Where is the new coronavirus hiding? Where does it live? Most importantly, will it re-emerge to infect more people and start to spread?
No one has answers to those questions at present. But the World Health Organization is hoping to put together a more comprehensive picture of the mysterious and occasionally deadly virus next week.
The WHO is hosting a meeting on Monday and Tuesday in Cairo, pulling together researchers who work on coronaviruses, public health officials who have been involved in the outbreak and others who can help to flesh out what is known so far.
Among those attending will be people who led responses to other emerging disease outbreaks, such as the 2003 SARS crisis. Someone from Canada has been invited to attend to discuss the country's SARS experience, but the WHO won't reveal the list of the invitees.
In part, a WHO official admits, the aim is to encourage more sharing of information than has occurred up to date. Between 25 and 30 people have been invited, and the meeting will be held behind closed doors.
"Often what we find is that people who are involved in research are reluctant to share preliminary findings," said Dr. Anthony Mounts, the WHO's point person for the coronavirus investigation.
"(It's) partly because they want to publish but I think also because there's a reluctance to share stuff that they're not quite confident in yet, because it's still preliminary. But we find that when they come to meetings like this they're much more willing to share it openly."
Among those expected to attend is Dr. Ian Lipkin, director of the Center for Infection and Immunity at Columbia University’s Mailman School of Public Health in New York. Lipkin is an expert on emerging infectious diseases; a brief biography on his centre's website says he has identified at least 400 previously unknown viruses in the past decade.
Lipkin travelled to Saudi Arabia last fall to try to find the source of the new coronavirus, and a comment he made to the journal Nature suggests he found something. But he hasn't shared that information in any depth and most observers believe a publication is probably pending. (Scientific journals typically won't publish findings that have already been reported elsewhere.)
The Nature article, published in early December, said Lipkin revealed he had discovered that partial genetic sequences of a virus from bats match the new coronavirus. "The finding gives insight into the original source of the virus," he told Nature.
To date there have been nine confirmed cases of infection with the new coronavirus, which is from the same family as the virus that caused SARS. Of the confirmed cases, all have been severely ill and five have died. Cases have occurred in Saudi Arabia, Qatar and Jordan.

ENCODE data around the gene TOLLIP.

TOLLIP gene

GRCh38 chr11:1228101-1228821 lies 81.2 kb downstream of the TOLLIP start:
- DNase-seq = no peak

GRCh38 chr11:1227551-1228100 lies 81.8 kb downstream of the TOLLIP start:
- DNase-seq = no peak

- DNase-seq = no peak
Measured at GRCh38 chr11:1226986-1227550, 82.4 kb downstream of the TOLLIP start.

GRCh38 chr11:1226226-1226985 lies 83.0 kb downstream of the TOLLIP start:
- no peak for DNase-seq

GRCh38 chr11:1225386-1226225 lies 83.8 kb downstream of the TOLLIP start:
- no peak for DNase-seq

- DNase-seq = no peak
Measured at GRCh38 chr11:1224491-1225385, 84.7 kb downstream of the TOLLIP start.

As well, there are a number of probable cases, the status of which may become clearer once a test is developed that can detect antibodies to the virus in blood. Antibodies would be a sign of prior infection.
The WHO believes there may have been limited person-to-person spread of the virus on two separate occasions. Last fall four members of a large, extended family in Saudi Arabia became ill; three of the four tested positive for the coronavirus and the fourth is considered a probable case.
Last April, a group of at least 11 people in Jordan, including seven health-care workers, were sick with an undiagnosed form of pneumonia that was severe in most but not all cases. Stored sputum samples from two of those people — both of whom died — were tested for the virus months later and found to be positive.
So far the Jordanian cases are the first known to have occurred. But the first case which came to light was that of a Saudi man who died last June in Jeddah. When the hospital where he was cared for couldn't diagnose his illness, they sought help from Erasmus Medical Centre in Rotterdam, the Netherlands.
The Dutch scientists confirmed the presence of the new coronavirus, which they called hCoV-EMC, short for human coronavirus and the institute's initials.
News of the existence of the new virus was only shared publicly in September, via an Internet-based infectious diseases reporting system called ProMed. Two days later, Britain's Health Protection Agency reveals a London hospital was treating a gravely ill Qatari man infected with the virus. He had travelled by air ambulance to London for care.
In the weeks that followed seven more infections came to light.
But there haven't been any new cases reported since late November. And despite the fact that the WHO urged countries to test unexplained pneumonia cases for the virus, there hasn't been a deluge of samples sent for testing, Mounts said.
He is worried that people aren't taking the situation seriously enough. And so another goal of the meeting is to convey that the WHO feels there is more work to be done here.
"We don't want to be alarmist," Mounts said.
"But we do want to raise concerns a bit and ... create a bigger sense of urgency in the minds of the people involved, so that there is more collaboration, co-operation, data sharing and so on. And to get people to think realistically about what kinds of things we need to do next."
It could well be that no further human cases are found, or that the occasional sporadic case pops up, but with no significant human-to-human spread.
But another possibility is that this virus is doing what the SARS virus may have done in 2002, before it hit the world's radar — occasionally jumping from its natural host to infect a human or two. If at some point the virus adapts to transmit effectively from person to person it could start to spread more widely.
Mounts said the WHO wants to be better prepared in case that last option is how things play out.
"We just want to be ready," he said. "We don't want to miss the opportunity. If this were to come back again, we want to make sure we have all the pieces in place."
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